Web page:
This follows a complaint to HKEX by Webb-site on 26-Dec-2016 that CIFG had failed to disclose details of "significant investments" as required by paragraph 32(4) of Appendix 16 of the Listing Rules. We calculate that the holdings included 3.32% of WLS (8021), 3.90% of KPM (8027), 1.30% of GCPS (8193), 4.49% of AMCO (0630) and 4.86% of RCG (0802).
Listing Decision LD102-2016 decoded
SEHK, 9-Dec-2016
By looking at the details of the "Last Rights Issue" we can infer that "Company A" is Eminence Enterprise Ltd (0616), which launched a 20:1 rights issue on 6-Aug-2015. A low 20% turnout of "independent" shares approved the issue on 7-Oct-2015 and the public shares were 52% undersubscribed when it closed on 5-Nov-2015. In the Decision, the Exchange refused to grant listing approval for another 20:1 issue at a 90% discount to market. We can tell you that on 13-Oct-2016, the company instead announced a 3:1 rights issue at a 33% discount. Update: this was vetoed by a 60:40 majority at the EGM on 15-Dec-2016. (8086) buys Full Profit Property Services Co Ltd from Finsoft (8018) for HK$20mFinsoft announcement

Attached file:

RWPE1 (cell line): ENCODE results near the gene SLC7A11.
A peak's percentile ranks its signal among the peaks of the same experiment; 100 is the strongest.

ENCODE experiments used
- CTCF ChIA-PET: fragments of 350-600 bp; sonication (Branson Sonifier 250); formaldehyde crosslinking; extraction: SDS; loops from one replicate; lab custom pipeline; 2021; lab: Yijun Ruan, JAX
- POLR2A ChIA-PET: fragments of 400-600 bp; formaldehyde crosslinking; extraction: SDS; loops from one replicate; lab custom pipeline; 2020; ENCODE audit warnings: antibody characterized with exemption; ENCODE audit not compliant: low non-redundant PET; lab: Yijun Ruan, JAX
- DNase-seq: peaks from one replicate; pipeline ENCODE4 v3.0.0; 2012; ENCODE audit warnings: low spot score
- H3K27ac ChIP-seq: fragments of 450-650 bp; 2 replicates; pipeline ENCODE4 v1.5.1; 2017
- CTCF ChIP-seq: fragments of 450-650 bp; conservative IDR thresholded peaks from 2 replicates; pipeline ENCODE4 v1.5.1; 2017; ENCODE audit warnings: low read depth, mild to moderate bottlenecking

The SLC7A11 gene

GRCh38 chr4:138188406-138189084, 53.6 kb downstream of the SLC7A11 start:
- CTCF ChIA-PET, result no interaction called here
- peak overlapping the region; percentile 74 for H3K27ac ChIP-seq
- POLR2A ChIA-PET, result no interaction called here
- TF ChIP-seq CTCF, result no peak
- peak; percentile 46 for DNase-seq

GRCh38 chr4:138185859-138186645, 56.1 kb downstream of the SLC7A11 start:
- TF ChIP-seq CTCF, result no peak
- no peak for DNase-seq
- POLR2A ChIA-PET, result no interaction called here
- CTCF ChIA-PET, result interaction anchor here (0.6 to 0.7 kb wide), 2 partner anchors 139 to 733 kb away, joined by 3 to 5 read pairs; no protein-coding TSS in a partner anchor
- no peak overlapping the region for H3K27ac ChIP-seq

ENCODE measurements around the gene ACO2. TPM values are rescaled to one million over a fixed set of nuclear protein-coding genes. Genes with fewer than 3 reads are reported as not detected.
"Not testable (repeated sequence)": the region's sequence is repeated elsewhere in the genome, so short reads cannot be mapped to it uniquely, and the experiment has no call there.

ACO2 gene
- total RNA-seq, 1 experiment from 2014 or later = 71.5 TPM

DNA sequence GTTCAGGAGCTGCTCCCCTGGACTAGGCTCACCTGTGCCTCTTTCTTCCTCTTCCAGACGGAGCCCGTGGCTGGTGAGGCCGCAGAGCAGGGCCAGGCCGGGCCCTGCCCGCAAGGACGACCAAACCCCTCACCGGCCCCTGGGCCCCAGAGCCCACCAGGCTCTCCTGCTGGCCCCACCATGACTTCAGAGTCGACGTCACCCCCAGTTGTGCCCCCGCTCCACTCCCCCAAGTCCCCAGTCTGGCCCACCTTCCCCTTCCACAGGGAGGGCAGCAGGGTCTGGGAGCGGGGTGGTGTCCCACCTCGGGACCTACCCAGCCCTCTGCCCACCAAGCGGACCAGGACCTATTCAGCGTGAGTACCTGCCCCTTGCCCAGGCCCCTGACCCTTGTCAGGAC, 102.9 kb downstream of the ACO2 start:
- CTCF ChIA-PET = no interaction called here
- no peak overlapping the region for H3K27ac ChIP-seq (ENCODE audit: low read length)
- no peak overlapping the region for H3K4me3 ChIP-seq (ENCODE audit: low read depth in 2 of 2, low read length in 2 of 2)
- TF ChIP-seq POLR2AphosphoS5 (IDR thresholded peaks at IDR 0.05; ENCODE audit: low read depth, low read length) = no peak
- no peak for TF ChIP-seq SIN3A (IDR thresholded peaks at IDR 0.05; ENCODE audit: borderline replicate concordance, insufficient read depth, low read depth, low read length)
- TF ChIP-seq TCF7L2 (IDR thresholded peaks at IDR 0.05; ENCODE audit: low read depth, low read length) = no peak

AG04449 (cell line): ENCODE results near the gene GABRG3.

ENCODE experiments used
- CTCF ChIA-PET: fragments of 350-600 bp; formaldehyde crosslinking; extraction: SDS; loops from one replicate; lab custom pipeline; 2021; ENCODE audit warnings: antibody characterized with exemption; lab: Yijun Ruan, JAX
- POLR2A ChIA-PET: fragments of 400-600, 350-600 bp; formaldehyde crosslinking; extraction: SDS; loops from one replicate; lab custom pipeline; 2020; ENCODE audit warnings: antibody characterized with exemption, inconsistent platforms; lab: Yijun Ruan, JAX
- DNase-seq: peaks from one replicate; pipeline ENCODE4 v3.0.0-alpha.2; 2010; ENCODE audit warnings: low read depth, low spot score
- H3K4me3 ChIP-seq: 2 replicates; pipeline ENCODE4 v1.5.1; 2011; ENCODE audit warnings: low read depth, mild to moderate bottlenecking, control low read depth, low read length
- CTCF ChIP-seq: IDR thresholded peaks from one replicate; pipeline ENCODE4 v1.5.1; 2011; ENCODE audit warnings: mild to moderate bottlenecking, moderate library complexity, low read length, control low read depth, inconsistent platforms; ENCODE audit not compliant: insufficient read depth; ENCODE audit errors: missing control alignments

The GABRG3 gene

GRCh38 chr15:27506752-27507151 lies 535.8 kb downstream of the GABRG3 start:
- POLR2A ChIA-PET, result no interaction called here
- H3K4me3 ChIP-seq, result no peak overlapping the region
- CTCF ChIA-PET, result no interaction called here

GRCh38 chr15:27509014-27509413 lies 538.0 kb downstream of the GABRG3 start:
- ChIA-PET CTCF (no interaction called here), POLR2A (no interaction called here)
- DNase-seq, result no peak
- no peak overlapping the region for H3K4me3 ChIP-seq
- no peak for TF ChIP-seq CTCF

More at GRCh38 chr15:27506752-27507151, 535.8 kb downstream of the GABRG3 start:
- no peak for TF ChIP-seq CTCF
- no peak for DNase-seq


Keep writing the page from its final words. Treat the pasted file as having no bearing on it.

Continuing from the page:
Company announcement, 1-Dec-2016
Finsoft bought it for HK$6m on 30-Dec-2015 from Jia Meng (8101). Disclosure on "discloseable transactions" in HK is so minimal that it is impossible to tell whether the surge in profits represents 1-time items (such as gains on listed securities) or not.
Hiding behind the cornerstones
Webb-site reveals that investors who took 31% of a bank IPO had secretly laid off their risk by issuing derivatives to a mainland property developer from the same city, via two HK-listed companies which incidentally are bubble stocks. When we complained, HKEX did not require disclosure of the bank’s identity, thereby preserving the secrecy behind the cornerstone investors which facilitate HKEX’s IPO business. Once again, the regulatory conflict of interest is exposed. (3-Oct-2016)